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Nearly two-thirds of Americans live in areas where it is more affordable to rent than buy.

A majority of Americans are renting on the cheap — at least, compared to what they’d be paying if they bought a home.

Most Americans (64%) live in a county where renting takes up a smaller portion of one’s paycheck than buying, according to a recent report released by real estate data firm Attom Data Solutions. And yet in more than half (54%) of housing markets — 240 of 447 U.S. counties — buying a median-price home is actually more affordable than renting a three-bedroom property.

So why the seeming contradiction? Even if they can’t afford to buy, the majority of people are renting in areas where they get the most bang for their buck. The buy-versus-rent calculus is shifting toward renting being more affordable. With a strong jobs market they want to stay mobile and often can’t afford to buy near urban centers where they’re more likely to get a job and a job at higher wages.

Renting may be better than owning to build wealth — if you’re disciplined to invest the money you save by not owning a propertys. When considering buying and building wealth through equity appreciation versus renting, and reinvesting in a portfolio of stocks and bonds, property appreciation does not change the results.

What’s contributing to this shift toward renting?

Interest rates are expected to increase throughout 2018, making buying a home with a mortgage less affordable for many — even younger Americans who aim to pay off their home in 20 or 30 years and reap the appreciation of a rise in home values. And tight housing inventory across the country is fueling competition for homes that makes them more expensive.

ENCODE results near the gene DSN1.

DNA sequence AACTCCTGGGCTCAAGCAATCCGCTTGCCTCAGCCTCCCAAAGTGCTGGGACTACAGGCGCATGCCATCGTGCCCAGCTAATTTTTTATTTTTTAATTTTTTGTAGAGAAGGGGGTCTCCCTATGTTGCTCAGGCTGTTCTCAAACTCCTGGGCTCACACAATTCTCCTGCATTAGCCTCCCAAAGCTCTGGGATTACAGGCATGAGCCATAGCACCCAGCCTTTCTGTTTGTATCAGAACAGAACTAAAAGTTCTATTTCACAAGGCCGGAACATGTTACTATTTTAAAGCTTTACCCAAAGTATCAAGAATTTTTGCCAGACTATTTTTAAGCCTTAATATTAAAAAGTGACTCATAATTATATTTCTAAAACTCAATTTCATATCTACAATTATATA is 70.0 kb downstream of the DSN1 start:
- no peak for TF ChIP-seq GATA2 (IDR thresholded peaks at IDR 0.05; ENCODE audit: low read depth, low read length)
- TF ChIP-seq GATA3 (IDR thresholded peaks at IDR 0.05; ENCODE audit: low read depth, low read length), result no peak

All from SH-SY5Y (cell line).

Plus, the “drive until you afford” mentality has made many once-affordable suburbs and exurbs vastly more expensive. Large swaths of the New Jersey and New York commuting belt have seen double-digit house price increases over the last 12 months, for instance. In fact, single-family rental is the fastest-growing segment of the housing market.

The tax bill has further complicated the math in deciding whether to rent or buy. Under the 2017 tax code, a family of three with an annual income of $150,000 would be better off buying if their rent exceeded $1,507 per month. But with the new tax code, they’d have to pay more than $1,885 per month to make buying worthwhile.

More renters may also find themselves priced out of the housing market, because home prices are appreciating more quickly than rents in 59% of markets.

What’s more, in 60% of markets rents are rising faster than wages. As a result, more renters may also find themselves priced out of the housing market, because home prices are appreciating more quickly than rents in 59% of markets. And the old adage of not spending more than 30% of your income on rent (or a mortgage) is increasingly difficult in cities like San Francisco and New York.

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